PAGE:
Teaching Analytics to NYC Employees: Why Teach Analytics?

This blog post is part of a series of posts I’m doing outlining the experiences I’ve had in a year of teaching analytics classes to NYC employees. For more information on the courses I teach, see the Github repository of course outlines and other important information as well as the other posts in this series. The […]

The Art of Writing Automatic Tweets

I’m a coder, by which I mean, I like solving problems with code. The more elegant the code, the better. Being also trained in the humanities, I have a aesthetic sensibility, particularly around language. Having wanted to write a Twitter bot for a while, I finally took the time to deploy one (you can see it […]

Mapping NYCT Bus Transit Sheds

Alon Levy left a comment on my post earlier today about NYCT Subway transit sheds asking about bus travel. The code I’d written to access the Census API was easy to customize and I just swapped out the subway trips for bus to get this map: As I mentioned in my previous post, relatively few people on […]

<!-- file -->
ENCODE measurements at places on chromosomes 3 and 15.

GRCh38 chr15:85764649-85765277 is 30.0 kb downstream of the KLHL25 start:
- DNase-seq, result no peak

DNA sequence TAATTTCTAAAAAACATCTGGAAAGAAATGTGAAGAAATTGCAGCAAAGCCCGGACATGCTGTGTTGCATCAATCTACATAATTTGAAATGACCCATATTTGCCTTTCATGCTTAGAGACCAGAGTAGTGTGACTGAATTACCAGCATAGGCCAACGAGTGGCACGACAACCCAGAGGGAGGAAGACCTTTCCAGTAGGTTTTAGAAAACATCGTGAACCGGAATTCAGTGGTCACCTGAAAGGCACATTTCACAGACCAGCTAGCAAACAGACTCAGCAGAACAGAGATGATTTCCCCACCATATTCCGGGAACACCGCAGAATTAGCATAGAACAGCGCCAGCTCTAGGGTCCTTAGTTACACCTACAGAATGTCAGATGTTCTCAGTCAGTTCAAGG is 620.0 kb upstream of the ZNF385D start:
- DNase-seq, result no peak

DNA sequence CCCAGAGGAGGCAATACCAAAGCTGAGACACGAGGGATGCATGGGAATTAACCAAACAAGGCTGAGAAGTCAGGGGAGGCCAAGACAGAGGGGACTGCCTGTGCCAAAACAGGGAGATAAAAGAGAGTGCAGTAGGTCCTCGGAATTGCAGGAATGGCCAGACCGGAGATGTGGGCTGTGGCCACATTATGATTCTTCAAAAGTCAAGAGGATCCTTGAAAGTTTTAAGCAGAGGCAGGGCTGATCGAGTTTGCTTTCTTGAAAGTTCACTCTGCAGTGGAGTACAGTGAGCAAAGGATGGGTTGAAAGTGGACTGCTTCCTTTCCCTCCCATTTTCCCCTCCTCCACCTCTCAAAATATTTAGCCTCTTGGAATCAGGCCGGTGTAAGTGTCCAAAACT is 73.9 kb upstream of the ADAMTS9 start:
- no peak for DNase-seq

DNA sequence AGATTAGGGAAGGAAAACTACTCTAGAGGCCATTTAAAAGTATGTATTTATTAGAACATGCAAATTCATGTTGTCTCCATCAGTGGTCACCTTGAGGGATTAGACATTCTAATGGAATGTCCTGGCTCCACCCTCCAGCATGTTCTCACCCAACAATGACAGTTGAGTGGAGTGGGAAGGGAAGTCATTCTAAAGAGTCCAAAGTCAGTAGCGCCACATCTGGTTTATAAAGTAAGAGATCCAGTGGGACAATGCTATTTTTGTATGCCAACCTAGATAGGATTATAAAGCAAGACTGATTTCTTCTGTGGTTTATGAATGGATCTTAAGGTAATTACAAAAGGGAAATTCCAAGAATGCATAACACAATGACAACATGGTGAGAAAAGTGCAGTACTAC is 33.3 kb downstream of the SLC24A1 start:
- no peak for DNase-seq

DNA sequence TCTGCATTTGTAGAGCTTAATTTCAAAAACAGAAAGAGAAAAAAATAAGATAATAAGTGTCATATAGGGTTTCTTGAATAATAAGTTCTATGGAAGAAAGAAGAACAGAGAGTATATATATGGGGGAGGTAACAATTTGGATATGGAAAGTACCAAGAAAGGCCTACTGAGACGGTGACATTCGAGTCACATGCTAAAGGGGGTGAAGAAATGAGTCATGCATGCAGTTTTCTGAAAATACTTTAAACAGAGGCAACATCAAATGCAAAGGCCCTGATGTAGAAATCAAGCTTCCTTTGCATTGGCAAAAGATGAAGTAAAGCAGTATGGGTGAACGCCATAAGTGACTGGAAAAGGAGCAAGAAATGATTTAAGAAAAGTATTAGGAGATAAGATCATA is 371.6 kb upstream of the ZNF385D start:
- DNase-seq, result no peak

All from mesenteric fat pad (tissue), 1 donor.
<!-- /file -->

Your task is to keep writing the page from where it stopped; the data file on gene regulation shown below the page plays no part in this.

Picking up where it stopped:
Mapping the NYC Subway Transit Sheds

I’ve been fascinated with the idea of a transit shed since I first encountered it studying the transit system in New York City. The idea is similar to a watershed, the area drained by a particular river. Public transit lines are like rivers of people, feeding them into the great reservoirs of jobs all around […]

CorridorScope – A Day in the Life of Water Street

    According to IBM, we generated 2.5 billion gigabytes of data every day in 2012.  One of my passions is making that data comprehensible, especially when it concerns cities and the urban environment. Which is why I was excited when I found out about the BigIdea sponsored by the Alliance for Downtown New York for […]

You going to enumerate that?

Following my last post on OrderedDict in Python, I came across another useful technique for working with data in Python, the enumerate function. In C++, using an index to reference data is second nature, but in Python with list comprehensions. For example: mylist = [‘foo’,’bar’,’boo’] for i in mylist: print i >>>foo bar boo This returns the […]